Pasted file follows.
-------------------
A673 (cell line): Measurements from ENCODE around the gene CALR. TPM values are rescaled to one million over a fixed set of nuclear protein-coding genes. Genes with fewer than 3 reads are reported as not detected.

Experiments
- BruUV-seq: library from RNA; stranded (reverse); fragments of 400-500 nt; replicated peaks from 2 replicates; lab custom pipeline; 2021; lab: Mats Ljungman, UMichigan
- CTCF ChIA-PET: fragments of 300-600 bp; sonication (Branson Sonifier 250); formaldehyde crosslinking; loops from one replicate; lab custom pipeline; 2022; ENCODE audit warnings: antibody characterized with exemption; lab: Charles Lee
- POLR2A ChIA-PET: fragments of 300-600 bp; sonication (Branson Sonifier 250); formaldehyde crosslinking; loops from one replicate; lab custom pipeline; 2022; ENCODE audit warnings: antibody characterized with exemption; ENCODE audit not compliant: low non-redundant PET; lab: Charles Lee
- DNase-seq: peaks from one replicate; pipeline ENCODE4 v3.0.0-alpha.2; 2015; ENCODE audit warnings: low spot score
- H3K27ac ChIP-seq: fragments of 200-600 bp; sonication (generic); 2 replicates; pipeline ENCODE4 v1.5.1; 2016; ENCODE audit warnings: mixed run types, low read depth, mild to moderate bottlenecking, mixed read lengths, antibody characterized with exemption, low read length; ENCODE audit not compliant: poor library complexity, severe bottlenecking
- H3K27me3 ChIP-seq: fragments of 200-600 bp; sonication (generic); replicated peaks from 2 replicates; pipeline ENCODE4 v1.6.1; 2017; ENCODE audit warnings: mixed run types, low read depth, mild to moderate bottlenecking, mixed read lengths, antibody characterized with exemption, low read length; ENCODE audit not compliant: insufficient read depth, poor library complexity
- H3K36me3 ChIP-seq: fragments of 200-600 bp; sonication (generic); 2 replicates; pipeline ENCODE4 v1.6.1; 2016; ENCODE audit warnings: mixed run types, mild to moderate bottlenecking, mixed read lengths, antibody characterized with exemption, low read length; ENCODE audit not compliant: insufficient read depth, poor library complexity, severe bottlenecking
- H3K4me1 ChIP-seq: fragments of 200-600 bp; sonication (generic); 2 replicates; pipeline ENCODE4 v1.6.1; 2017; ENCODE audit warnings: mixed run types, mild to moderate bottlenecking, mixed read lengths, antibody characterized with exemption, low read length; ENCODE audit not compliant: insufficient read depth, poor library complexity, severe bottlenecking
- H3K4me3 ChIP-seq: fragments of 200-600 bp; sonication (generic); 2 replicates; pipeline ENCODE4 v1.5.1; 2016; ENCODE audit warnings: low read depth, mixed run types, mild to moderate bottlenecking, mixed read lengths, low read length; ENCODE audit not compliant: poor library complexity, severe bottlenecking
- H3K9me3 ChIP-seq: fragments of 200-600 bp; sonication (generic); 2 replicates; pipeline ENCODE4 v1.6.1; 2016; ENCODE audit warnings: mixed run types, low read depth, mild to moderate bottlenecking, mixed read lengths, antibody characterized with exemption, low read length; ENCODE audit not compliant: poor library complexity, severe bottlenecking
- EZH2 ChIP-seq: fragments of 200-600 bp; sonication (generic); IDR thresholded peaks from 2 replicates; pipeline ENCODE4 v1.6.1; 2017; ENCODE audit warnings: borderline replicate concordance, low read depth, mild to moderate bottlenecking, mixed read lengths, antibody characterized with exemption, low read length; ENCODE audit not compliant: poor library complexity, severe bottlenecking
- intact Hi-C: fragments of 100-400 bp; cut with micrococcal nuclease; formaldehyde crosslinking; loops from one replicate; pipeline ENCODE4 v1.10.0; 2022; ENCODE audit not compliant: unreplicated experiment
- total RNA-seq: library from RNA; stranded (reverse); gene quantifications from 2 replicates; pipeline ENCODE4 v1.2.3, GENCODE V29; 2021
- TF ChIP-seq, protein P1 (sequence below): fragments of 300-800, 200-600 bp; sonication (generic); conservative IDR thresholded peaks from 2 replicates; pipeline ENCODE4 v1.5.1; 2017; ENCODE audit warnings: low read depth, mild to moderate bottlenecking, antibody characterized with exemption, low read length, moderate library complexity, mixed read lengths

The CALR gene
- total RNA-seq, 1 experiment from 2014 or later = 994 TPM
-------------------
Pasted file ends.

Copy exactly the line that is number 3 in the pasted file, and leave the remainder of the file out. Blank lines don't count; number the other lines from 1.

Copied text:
- BruUV-seq: library from RNA; stranded (reverse); fragments of 400-500 nt; replicated peaks from 2 replicates; lab custom pipeline; 2021; lab: Mats Ljungman, UMichigan